Kyoto University, Japan’s top research institute, recently lost a lot of research after its supercomputer the system accidentally deleted a whopping 77 terabytes of data during what was supposed to be a routine backup procedure.
The crash, which occurred sometime between December 14 and 16, deleted approximately 34 million files belonging to 14 different research groups that used the school’s supercomputer system. The university is working Hewlett Packard Cray computer systems and the DataDirect ExaScaler data storage system — as can be used by research teams for a variety of purposes.
It is unclear which files were specifically deleted or what caused the actual malfunction, although the school said at least four different groups would not be able to recover.
BleepingComputer, who originally reported on this incident, usefully points out that researching supercomputers is, uh, not super cheap either – it costs somewhere in the hundreds dollars per hour for work.
Kyoto, which is one of the largest highly valued schools in Japan and initially received significant grants and funds published details about his unfortunate incident in mid-December.
“Dear users of Supercomputer Services,” begins the post (translated into English via Google). “Today, a bug in the storage system backup program caused an accident in which some files in / LARGE0 were lost. We have stopped working on the problem, but we may have lost almost 100 TB files and are investigating the extent of the impact. ”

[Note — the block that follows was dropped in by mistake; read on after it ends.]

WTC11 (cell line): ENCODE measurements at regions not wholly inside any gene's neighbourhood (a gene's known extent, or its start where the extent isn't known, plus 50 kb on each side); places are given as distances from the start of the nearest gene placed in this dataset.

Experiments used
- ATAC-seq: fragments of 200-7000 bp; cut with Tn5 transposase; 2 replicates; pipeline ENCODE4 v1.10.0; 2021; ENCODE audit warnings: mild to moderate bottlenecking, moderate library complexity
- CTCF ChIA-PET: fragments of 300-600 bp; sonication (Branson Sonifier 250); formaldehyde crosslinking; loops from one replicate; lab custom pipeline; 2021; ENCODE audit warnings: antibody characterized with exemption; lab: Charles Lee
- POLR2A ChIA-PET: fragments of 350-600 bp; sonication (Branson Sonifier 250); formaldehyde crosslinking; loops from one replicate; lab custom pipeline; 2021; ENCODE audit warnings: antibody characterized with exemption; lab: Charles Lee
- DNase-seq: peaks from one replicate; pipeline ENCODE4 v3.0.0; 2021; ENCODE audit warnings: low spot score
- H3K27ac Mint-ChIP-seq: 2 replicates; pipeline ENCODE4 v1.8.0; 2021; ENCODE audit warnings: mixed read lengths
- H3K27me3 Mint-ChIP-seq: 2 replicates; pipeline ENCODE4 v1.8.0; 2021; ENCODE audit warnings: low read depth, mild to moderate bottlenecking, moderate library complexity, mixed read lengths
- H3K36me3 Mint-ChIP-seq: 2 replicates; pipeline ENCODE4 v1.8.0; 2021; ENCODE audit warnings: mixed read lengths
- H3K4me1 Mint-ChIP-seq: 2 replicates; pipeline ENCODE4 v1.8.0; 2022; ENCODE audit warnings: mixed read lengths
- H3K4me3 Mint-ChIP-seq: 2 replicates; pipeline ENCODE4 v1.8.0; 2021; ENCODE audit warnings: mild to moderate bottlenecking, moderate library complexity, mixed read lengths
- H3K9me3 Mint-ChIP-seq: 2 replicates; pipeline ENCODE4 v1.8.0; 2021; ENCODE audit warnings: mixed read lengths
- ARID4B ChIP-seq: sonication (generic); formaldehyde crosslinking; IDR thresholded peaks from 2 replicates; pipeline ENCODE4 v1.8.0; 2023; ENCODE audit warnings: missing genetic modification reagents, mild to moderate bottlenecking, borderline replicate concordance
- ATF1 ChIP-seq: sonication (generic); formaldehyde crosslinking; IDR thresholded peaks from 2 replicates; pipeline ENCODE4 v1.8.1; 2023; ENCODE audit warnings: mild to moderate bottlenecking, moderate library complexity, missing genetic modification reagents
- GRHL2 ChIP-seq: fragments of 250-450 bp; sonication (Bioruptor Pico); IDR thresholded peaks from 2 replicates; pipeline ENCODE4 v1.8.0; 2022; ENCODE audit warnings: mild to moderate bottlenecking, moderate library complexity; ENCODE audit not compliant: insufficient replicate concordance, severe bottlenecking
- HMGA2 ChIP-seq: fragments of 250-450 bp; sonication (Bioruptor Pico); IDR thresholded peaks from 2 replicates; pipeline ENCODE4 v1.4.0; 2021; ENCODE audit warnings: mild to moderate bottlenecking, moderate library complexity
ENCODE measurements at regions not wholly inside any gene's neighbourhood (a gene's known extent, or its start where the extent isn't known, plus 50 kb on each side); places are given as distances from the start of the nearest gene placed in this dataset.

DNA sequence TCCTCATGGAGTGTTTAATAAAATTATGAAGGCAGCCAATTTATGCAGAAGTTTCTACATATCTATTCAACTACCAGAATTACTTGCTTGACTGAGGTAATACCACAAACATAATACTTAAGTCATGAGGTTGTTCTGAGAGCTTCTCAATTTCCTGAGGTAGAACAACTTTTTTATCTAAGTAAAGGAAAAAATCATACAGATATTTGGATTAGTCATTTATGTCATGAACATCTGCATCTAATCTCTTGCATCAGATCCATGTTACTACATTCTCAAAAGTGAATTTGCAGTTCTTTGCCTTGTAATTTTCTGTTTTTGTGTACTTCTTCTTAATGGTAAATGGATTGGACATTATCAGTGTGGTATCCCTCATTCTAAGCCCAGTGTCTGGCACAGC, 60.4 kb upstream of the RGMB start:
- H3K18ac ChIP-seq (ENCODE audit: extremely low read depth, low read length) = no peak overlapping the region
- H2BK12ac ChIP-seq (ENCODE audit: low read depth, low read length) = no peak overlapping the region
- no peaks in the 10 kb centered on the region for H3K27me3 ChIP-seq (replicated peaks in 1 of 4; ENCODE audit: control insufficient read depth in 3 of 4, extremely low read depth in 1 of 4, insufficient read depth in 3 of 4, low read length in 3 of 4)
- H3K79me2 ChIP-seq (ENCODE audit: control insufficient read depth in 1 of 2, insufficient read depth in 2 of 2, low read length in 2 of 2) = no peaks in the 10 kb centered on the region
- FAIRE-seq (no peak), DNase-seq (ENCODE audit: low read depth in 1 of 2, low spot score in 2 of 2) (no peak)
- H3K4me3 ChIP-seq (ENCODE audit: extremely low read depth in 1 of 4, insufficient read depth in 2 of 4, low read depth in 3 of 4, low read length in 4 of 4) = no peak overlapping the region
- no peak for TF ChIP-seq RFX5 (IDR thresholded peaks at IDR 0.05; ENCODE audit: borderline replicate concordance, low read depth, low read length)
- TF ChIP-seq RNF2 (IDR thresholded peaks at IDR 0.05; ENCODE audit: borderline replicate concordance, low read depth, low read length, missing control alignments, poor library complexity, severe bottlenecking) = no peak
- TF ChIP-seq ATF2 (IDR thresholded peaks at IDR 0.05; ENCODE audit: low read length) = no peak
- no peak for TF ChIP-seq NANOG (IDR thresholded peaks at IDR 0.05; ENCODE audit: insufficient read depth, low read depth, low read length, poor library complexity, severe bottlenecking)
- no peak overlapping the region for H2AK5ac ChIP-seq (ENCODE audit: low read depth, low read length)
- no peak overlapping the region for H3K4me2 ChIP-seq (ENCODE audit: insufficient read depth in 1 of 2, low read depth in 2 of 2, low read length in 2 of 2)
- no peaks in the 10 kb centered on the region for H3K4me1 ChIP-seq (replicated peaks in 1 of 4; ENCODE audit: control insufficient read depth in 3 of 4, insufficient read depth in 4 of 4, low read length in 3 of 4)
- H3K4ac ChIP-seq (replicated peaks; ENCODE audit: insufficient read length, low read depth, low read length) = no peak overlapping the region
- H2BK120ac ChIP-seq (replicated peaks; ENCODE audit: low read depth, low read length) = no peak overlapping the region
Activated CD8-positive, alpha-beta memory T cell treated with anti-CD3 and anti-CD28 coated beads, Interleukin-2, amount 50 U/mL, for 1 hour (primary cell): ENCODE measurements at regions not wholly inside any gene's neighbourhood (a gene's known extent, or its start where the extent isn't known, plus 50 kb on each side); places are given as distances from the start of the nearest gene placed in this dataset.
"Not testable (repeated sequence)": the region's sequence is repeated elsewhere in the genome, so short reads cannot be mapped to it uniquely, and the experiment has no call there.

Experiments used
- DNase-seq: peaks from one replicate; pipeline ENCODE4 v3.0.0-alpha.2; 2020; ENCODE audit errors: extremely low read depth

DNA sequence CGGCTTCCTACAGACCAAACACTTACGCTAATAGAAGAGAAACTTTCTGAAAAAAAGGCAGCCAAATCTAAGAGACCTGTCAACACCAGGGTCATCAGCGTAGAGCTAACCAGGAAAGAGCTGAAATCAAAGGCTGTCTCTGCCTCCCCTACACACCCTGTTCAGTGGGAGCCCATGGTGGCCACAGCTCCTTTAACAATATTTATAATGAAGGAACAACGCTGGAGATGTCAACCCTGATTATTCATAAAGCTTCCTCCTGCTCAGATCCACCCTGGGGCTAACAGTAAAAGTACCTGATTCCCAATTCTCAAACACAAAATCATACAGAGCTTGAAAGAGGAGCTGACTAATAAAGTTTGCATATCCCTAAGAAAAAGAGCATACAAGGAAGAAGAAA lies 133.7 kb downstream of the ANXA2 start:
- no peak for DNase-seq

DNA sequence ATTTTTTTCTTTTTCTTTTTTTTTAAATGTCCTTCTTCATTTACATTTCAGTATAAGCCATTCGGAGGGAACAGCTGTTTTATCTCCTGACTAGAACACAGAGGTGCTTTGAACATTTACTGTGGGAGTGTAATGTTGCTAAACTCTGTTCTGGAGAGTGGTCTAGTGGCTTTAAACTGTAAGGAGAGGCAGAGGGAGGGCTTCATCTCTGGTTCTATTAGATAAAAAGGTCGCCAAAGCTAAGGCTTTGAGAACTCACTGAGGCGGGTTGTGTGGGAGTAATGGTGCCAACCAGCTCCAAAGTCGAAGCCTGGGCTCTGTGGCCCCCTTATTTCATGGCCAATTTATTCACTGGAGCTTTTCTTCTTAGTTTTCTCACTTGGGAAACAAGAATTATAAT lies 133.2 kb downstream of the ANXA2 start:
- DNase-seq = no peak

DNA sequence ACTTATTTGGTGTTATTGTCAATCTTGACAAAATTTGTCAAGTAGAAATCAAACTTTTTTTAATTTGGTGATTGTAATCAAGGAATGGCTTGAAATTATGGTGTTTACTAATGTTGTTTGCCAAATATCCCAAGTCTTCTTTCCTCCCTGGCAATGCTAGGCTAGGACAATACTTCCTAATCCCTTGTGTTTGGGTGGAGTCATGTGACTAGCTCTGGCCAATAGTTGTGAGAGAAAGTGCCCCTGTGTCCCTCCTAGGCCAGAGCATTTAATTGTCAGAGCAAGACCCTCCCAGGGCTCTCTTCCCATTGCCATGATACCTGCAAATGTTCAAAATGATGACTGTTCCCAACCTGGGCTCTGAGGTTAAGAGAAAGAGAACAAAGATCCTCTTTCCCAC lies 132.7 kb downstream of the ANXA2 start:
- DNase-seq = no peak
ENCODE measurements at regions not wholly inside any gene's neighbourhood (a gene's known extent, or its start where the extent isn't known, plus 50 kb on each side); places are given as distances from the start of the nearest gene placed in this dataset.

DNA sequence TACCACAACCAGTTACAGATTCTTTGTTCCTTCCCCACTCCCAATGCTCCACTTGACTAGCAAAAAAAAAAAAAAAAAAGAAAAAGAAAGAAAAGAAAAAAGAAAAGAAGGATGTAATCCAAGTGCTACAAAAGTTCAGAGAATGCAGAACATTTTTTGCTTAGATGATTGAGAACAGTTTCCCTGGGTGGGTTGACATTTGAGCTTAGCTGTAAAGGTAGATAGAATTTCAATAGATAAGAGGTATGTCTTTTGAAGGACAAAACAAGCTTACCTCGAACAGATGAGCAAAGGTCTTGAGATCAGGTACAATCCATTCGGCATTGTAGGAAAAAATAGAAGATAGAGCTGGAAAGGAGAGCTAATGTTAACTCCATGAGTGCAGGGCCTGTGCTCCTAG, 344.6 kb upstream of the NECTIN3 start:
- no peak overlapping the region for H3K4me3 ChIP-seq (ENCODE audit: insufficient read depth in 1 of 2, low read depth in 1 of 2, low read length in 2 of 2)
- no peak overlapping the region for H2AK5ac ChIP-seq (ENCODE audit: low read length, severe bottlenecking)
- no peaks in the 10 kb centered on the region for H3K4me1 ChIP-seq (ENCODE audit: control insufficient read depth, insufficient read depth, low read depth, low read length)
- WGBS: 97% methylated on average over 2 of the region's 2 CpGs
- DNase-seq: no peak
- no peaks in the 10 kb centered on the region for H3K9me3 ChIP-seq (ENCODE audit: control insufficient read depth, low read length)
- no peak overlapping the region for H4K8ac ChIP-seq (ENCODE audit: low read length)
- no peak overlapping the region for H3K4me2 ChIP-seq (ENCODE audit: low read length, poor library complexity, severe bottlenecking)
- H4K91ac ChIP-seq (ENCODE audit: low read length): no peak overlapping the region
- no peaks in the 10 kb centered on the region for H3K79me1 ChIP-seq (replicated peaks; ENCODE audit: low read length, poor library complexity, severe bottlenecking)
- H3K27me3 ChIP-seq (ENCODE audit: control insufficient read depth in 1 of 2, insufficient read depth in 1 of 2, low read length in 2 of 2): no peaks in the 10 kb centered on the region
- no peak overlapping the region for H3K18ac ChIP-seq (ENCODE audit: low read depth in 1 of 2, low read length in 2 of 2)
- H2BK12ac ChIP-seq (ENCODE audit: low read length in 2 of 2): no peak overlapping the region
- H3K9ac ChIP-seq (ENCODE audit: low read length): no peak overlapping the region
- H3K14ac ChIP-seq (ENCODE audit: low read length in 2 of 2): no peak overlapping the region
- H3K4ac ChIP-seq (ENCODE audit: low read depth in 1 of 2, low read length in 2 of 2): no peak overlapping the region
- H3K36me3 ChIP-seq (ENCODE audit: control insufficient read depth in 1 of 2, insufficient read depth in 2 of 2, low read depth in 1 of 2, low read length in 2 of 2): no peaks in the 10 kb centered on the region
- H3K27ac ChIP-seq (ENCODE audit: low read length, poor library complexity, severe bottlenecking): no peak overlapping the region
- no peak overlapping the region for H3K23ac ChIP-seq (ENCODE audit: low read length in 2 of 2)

Supercomputing is different from normal computing mostly because of his speed and its ability to use multiple computer systems to process complex mathematical calculations. Its advantages over conventional computing make it a valuable research tool read through the areas, including climate and atmospheric modeling, physics, the science of vaccines and everything in between. Unfortunately, all this is pointless if your machine is not working properly.
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